Finally, I’d like people to think, Scheer will be honest with them. He’ll expect you to make your own choices, but you can trust what he says. It's an aspiration not easy to achieve, I know, but like the frontier cowman’s code of ethics, I want my word to mean just that and nothing less.

Image credit: Wikimedia Commons

Coming up: John C. Bell, The Pilgrim and the Pioneer (1906)


  1. Excellent post. And I think you have succeeded in the aim stated in your last paragraph. After reading your detailed and thoughtful posts here for a long time, a review from you means a lot.

    I found a lot to think about in your guidelines, too. I have been occasionally frustrated with vagueness in customer reviews that doesn't give you a clear idea of what a book is like, yet I know I've been guilty of similar vagueness myself! And I've occasionally felt the limitations of the star system. I've given lots of books that I enjoyed four stars (really-liked-it, as Goodreads puts it) and yet there are finer shades of liking a book; I didn't respond exactly the same way to every four-star read.

  2. Great post, Ron.

    I think this entire "scandal" raises a lot of issues about how the whole reviews-for-attention model has kind of made a mess of publishing. I don't see any difference between paying for positive reviews and having a legion of friends/followers post 5-star reviews whether they've read the thing or not. Or, "review this book and get entered into a drawing to win a free gilded copy of the next book!" contests. I'm not passing judgment on these activities; writers, especially self or indy-published ones, almost HAVE to do things like this just to compete. But it's a busted model at places like Amazon where some wag giving one star reviews to books (they likely didn't read) because they showed up late in the mail has the same impact as someone who actually read and loved a book.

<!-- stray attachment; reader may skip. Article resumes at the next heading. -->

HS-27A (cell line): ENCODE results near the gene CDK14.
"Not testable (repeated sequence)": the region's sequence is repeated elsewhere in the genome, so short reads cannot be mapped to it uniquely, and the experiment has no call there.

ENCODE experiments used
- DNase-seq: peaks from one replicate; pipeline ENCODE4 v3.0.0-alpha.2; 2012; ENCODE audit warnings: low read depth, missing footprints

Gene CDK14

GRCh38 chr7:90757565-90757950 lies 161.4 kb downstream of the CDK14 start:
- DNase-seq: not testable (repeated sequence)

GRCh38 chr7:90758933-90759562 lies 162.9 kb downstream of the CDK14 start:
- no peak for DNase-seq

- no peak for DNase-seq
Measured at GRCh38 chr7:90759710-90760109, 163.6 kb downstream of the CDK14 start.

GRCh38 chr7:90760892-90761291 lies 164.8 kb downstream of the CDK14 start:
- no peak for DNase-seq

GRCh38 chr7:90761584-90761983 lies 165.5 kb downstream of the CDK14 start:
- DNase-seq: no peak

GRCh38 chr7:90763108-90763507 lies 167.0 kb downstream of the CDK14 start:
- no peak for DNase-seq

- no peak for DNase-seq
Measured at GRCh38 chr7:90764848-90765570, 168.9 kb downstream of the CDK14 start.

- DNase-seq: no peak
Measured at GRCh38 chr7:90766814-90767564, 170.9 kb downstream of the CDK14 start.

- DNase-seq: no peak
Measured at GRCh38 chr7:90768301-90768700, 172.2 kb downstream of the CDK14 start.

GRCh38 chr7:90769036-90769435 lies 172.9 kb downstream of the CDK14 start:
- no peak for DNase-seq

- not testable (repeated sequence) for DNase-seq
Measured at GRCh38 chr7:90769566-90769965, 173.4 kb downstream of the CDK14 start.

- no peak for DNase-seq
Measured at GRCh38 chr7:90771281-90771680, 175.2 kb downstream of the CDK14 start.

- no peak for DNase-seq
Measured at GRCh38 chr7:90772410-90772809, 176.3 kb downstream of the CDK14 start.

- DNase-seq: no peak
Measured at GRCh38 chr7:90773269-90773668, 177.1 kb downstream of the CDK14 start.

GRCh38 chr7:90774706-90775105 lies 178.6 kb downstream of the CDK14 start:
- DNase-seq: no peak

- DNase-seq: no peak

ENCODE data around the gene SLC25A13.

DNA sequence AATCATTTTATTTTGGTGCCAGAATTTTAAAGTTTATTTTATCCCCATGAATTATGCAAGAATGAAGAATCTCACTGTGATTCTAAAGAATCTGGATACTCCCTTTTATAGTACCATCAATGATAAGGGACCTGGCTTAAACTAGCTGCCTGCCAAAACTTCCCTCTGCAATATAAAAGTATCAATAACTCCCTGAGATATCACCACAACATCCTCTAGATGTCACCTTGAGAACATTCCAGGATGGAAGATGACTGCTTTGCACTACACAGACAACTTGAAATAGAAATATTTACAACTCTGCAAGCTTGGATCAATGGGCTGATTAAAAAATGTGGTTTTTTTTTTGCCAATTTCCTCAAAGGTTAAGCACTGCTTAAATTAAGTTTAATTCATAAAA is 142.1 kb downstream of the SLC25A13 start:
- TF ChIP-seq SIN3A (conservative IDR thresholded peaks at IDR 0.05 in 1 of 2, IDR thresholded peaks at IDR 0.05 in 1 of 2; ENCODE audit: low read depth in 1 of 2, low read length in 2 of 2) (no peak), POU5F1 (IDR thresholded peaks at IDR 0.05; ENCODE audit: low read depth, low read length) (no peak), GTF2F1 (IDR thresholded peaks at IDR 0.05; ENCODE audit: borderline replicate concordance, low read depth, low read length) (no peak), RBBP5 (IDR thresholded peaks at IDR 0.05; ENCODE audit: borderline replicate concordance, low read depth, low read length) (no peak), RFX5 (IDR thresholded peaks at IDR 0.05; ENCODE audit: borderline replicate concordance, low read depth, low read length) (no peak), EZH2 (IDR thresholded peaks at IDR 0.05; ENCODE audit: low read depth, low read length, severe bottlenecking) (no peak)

3. You are staying with the grand tradition of evaluating a literary work on its merit, which is done as a service to readers and prospective buyers. That lies at the heart of integrity in reviewing. That used to be the norm, but those days seem to be sliding away. A critic I deeply admire is Jonathan Yardley of the Washington Post. A look at his fine reviews illuminates what good reviewing should be. And here you are, lucidly reviewing titles in the same fashion. My deepest appreciation.

  4. Glad to know there are reviewers with integrity out there. Paid reviewing is too much like bribery for my tastes.

  5. well said, man. I'm probably not as thorough as you are in reviews but I dont take compensation either, other than occassionally a copy that someone sends me. .I don't always review those I'm sent, though, or feel I should review them positively.

  6. I fear the revelations about book reviews also pertain to reviews of other goods as well as services. I think have developed sensitivity to the likely fake reviews on Amazon (and not just books but all the other junk readily available there), on-line shoe purveyors like Zappos (recently purchased by Amazon), as well as sites like TripAdvisor and Yelp, that do not make their money from commercial vending . When all the reviews of an item start to sound remarkably alike, that's a signal to ignore them. What a shame, good user/reader reviews are so valuable.

    Your reviews continue to be meaningful and interesting, and your integrity shines through without need for explanation.

  7. Your reviews are always a pleasure to read, and after reading a review, a reader darn well knows what the book is about, plot, writing, etc.

  8. Good post and I'd thought about doing something similar. I really wonder about the "scandal," however, as there are now more reviews than ever. And I wonder why no one has offered me money... just kidding, but I have been offered copies of the books and that's nice but it doesn't impact how I write the review. Like Charles, if I find it terrible, I just don't write the review.

  9. Good policies - I have very similar rules.